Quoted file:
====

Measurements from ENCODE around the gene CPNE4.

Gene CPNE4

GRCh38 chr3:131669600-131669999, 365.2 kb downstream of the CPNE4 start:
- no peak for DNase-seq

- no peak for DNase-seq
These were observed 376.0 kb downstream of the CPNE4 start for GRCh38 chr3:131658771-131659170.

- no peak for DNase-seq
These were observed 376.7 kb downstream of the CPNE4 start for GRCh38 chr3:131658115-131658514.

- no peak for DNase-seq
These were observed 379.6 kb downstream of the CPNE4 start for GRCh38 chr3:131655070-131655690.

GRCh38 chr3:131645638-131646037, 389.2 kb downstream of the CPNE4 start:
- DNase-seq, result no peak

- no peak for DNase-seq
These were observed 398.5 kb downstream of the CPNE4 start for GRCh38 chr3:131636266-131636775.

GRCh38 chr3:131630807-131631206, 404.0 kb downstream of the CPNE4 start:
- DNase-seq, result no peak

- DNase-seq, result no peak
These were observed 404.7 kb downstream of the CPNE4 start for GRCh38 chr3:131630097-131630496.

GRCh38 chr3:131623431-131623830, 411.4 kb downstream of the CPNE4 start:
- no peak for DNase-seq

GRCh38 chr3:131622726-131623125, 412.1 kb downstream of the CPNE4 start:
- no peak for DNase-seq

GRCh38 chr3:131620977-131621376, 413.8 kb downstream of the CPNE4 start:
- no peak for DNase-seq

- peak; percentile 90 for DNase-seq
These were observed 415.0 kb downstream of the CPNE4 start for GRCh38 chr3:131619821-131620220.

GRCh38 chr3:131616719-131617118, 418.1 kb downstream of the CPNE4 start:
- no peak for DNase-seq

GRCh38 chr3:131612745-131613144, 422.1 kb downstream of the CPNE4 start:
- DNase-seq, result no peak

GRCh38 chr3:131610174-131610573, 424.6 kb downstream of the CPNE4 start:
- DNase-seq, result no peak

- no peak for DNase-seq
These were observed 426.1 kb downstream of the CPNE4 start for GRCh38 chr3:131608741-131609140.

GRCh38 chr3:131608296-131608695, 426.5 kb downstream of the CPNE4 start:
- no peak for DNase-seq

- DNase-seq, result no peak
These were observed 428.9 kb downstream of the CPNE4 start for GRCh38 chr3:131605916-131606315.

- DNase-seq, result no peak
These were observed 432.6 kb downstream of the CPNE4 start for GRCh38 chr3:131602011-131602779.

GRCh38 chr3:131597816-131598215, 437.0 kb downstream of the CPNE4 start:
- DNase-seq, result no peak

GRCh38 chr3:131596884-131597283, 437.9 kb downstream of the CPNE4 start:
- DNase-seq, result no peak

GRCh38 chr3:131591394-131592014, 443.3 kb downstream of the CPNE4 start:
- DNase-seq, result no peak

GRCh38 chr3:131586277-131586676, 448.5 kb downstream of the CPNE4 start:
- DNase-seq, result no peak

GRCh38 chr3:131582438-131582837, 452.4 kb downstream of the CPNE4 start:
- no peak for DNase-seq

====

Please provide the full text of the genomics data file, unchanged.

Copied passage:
Measurements from ENCODE around the gene CPNE4.

Gene CPNE4

GRCh38 chr3:131669600-131669999, 365.2 kb downstream of the CPNE4 start:
- no peak for DNase-seq

- no peak for DNase-seq
These were observed 376.0 kb downstream of the CPNE4 start for GRCh38 chr3:131658771-131659170.

- no peak for DNase-seq
These were observed 376.7 kb downstream of the CPNE4 start for GRCh38 chr3:131658115-131658514.

- no peak for DNase-seq
These were observed 379.6 kb downstream of the CPNE4 start for GRCh38 chr3:131655070-131655690.

GRCh38 chr3:131645638-131646037, 389.2 kb downstream of the CPNE4 start:
- DNase-seq, result no peak

- no peak for DNase-seq
These were observed 398.5 kb downstream of the CPNE4 start for GRCh38 chr3:131636266-131636775.

GRCh38 chr3:131630807-131631206, 404.0 kb downstream of the CPNE4 start:
- DNase-seq, result no peak

- DNase-seq, result no peak
These were observed 404.7 kb downstream of the CPNE4 start for GRCh38 chr3:131630097-131630496.

GRCh38 chr3:131623431-131623830, 411.4 kb downstream of the CPNE4 start:
- no peak for DNase-seq

GRCh38 chr3:131622726-131623125, 412.1 kb downstream of the CPNE4 start:
- no peak for DNase-seq

GRCh38 chr3:131620977-131621376, 413.8 kb downstream of the CPNE4 start:
- no peak for DNase-seq

- peak; percentile 90 for DNase-seq
These were observed 415.0 kb downstream of the CPNE4 start for GRCh38 chr3:131619821-131620220.

GRCh38 chr3:131616719-131617118, 418.1 kb downstream of the CPNE4 start:
- no peak for DNase-seq

GRCh38 chr3:131612745-131613144, 422.1 kb downstream of the CPNE4 start:
- DNase-seq, result no peak

GRCh38 chr3:131610174-131610573, 424.6 kb downstream of the CPNE4 start:
- DNase-seq, result no peak

- no peak for DNase-seq
These were observed 426.1 kb downstream of the CPNE4 start for GRCh38 chr3:131608741-131609140.

GRCh38 chr3:131608296-131608695, 426.5 kb downstream of the CPNE4 start:
- no peak for DNase-seq

- DNase-seq, result no peak
These were observed 428.9 kb downstream of the CPNE4 start for GRCh38 chr3:131605916-131606315.

- DNase-seq, result no peak
These were observed 432.6 kb downstream of the CPNE4 start for GRCh38 chr3:131602011-131602779.

GRCh38 chr3:131597816-131598215, 437.0 kb downstream of the CPNE4 start:
- DNase-seq, result no peak

GRCh38 chr3:131596884-131597283, 437.9 kb downstream of the CPNE4 start:
- DNase-seq, result no peak

GRCh38 chr3:131591394-131592014, 443.3 kb downstream of the CPNE4 start:
- DNase-seq, result no peak

GRCh38 chr3:131586277-131586676, 448.5 kb downstream of the CPNE4 start:
- DNase-seq, result no peak

GRCh38 chr3:131582438-131582837, 452.4 kb downstream of the CPNE4 start:
- no peak for DNase-seq